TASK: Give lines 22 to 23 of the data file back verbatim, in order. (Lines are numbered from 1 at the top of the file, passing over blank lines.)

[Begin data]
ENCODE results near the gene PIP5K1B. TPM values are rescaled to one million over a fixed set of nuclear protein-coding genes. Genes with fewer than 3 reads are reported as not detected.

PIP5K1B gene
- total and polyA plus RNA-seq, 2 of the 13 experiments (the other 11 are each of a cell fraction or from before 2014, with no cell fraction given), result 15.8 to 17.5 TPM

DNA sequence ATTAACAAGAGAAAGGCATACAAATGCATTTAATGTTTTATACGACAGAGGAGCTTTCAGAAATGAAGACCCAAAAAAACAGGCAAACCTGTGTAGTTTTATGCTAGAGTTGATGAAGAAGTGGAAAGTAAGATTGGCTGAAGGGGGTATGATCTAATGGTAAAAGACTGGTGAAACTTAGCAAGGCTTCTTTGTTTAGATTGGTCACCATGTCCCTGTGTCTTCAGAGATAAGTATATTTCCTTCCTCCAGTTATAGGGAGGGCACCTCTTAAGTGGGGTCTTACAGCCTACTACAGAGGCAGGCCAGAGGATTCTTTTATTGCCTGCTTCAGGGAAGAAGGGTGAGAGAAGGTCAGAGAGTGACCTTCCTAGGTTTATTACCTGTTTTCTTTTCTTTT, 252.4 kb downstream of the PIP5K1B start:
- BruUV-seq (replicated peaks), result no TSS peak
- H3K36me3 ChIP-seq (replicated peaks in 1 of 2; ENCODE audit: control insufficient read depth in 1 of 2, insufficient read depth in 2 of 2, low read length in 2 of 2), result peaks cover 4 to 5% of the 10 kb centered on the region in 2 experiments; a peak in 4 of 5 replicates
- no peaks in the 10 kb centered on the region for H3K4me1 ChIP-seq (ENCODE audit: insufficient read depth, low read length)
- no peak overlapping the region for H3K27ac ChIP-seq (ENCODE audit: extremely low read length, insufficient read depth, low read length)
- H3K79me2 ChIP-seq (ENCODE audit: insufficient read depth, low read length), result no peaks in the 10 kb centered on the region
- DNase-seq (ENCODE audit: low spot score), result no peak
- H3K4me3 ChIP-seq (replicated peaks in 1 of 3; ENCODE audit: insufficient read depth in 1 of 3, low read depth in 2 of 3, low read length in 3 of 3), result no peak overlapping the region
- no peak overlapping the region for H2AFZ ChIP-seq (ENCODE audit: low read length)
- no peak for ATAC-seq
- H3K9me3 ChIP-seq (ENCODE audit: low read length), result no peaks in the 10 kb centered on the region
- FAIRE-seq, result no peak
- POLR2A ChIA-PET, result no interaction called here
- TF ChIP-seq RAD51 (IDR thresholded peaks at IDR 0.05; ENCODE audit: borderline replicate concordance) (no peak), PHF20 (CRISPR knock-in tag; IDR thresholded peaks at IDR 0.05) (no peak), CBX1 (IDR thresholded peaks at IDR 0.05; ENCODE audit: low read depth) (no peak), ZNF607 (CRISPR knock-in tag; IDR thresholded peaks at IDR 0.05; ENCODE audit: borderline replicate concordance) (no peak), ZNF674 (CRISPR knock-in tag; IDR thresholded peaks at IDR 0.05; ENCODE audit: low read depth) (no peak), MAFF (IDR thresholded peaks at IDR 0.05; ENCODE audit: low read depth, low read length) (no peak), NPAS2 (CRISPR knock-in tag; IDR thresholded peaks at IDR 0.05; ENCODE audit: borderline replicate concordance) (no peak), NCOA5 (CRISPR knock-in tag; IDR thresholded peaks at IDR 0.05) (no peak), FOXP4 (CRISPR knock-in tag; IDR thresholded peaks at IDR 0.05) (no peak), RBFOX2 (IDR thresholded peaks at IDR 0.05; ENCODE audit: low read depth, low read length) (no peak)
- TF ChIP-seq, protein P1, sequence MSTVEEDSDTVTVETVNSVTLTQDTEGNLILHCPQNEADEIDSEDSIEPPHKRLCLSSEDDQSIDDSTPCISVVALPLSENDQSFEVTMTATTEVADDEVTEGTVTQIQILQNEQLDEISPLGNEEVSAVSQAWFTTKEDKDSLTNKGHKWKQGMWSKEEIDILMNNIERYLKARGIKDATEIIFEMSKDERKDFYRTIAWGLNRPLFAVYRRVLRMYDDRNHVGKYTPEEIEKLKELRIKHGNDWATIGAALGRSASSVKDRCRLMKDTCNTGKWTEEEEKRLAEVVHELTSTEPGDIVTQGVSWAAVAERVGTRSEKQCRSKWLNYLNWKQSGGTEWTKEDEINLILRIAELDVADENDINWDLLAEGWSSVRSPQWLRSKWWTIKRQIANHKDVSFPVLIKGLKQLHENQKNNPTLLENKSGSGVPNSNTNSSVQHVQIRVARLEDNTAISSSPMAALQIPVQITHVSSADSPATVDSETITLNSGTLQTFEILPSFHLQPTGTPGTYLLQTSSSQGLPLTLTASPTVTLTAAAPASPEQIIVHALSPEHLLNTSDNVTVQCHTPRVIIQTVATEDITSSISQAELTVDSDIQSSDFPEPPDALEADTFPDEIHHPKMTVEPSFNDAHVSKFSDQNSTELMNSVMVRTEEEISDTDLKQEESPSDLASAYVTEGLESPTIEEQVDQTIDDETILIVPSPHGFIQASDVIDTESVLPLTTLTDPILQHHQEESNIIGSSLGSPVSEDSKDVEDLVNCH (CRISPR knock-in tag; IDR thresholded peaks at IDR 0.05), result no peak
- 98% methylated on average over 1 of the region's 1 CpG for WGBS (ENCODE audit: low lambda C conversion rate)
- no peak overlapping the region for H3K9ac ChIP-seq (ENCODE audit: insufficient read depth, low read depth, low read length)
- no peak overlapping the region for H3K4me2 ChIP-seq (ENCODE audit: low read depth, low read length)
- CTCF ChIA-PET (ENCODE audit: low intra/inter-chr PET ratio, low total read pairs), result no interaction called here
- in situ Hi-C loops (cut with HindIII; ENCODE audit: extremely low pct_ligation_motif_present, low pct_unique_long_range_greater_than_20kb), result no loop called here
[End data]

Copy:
- CTCF ChIA-PET (ENCODE audit: low intra/inter-chr PET ratio, low total read pairs), result no interaction called here
- in situ Hi-C loops (cut with HindIII; ENCODE audit: extremely low pct_ligation_motif_present, low pct_unique_long_range_greater_than_20kb), result no loop called here